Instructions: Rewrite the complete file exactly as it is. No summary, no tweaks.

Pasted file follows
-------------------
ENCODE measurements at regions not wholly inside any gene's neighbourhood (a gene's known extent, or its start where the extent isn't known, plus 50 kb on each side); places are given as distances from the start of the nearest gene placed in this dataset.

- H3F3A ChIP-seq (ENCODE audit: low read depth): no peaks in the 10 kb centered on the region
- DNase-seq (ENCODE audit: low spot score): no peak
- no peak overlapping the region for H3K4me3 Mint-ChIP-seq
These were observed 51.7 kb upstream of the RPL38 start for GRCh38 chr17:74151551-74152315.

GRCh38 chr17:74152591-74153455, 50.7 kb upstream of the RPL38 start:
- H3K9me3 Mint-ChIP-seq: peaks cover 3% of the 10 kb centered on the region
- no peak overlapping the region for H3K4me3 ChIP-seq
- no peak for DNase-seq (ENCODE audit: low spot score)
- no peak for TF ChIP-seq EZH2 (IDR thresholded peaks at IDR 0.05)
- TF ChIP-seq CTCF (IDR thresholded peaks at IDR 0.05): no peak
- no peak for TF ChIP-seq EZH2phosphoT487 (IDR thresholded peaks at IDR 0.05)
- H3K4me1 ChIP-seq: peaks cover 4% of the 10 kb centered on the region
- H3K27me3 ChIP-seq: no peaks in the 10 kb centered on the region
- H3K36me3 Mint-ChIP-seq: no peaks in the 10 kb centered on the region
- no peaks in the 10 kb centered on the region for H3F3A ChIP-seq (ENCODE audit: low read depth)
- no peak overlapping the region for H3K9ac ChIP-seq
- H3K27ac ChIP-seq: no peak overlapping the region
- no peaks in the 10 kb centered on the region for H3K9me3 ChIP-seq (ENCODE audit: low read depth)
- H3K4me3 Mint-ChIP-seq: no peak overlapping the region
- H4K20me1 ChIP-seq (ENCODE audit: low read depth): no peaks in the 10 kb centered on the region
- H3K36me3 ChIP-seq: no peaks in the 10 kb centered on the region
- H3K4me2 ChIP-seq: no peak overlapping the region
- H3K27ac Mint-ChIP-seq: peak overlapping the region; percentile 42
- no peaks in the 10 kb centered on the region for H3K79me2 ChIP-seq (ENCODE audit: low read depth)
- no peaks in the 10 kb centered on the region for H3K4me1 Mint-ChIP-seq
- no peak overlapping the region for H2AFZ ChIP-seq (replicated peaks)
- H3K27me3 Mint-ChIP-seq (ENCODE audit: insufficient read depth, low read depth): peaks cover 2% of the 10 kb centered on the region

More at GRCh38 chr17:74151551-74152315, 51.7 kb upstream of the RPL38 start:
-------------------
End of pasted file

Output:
ENCODE measurements at regions not wholly inside any gene's neighbourhood (a gene's known extent, or its start where the extent isn't known, plus 50 kb on each side); places are given as distances from the start of the nearest gene placed in this dataset.

- H3F3A ChIP-seq (ENCODE audit: low read depth): no peaks in the 10 kb centered on the region
- DNase-seq (ENCODE audit: low spot score): no peak
- no peak overlapping the region for H3K4me3 Mint-ChIP-seq
These were observed 51.7 kb upstream of the RPL38 start for GRCh38 chr17:74151551-74152315.

GRCh38 chr17:74152591-74153455, 50.7 kb upstream of the RPL38 start:
- H3K9me3 Mint-ChIP-seq: peaks cover 3% of the 10 kb centered on the region
- no peak overlapping the region for H3K4me3 ChIP-seq
- no peak for DNase-seq (ENCODE audit: low spot score)
- no peak for TF ChIP-seq EZH2 (IDR thresholded peaks at IDR 0.05)
- TF ChIP-seq CTCF (IDR thresholded peaks at IDR 0.05): no peak
- no peak for TF ChIP-seq EZH2phosphoT487 (IDR thresholded peaks at IDR 0.05)
- H3K4me1 ChIP-seq: peaks cover 4% of the 10 kb centered on the region
- H3K27me3 ChIP-seq: no peaks in the 10 kb centered on the region
- H3K36me3 Mint-ChIP-seq: no peaks in the 10 kb centered on the region
- no peaks in the 10 kb centered on the region for H3F3A ChIP-seq (ENCODE audit: low read depth)
- no peak overlapping the region for H3K9ac ChIP-seq
- H3K27ac ChIP-seq: no peak overlapping the region
- no peaks in the 10 kb centered on the region for H3K9me3 ChIP-seq (ENCODE audit: low read depth)
- H3K4me3 Mint-ChIP-seq: no peak overlapping the region
- H4K20me1 ChIP-seq (ENCODE audit: low read depth): no peaks in the 10 kb centered on the region
- H3K36me3 ChIP-seq: no peaks in the 10 kb centered on the region
- H3K4me2 ChIP-seq: no peak overlapping the region
- H3K27ac Mint-ChIP-seq: peak overlapping the region; percentile 42
- no peaks in the 10 kb centered on the region for H3K79me2 ChIP-seq (ENCODE audit: low read depth)
- no peaks in the 10 kb centered on the region for H3K4me1 Mint-ChIP-seq
- no peak overlapping the region for H2AFZ ChIP-seq (replicated peaks)
- H3K27me3 Mint-ChIP-seq (ENCODE audit: insufficient read depth, low read depth): peaks cover 2% of the 10 kb centered on the region

More at GRCh38 chr17:74151551-74152315, 51.7 kb upstream of the RPL38 start: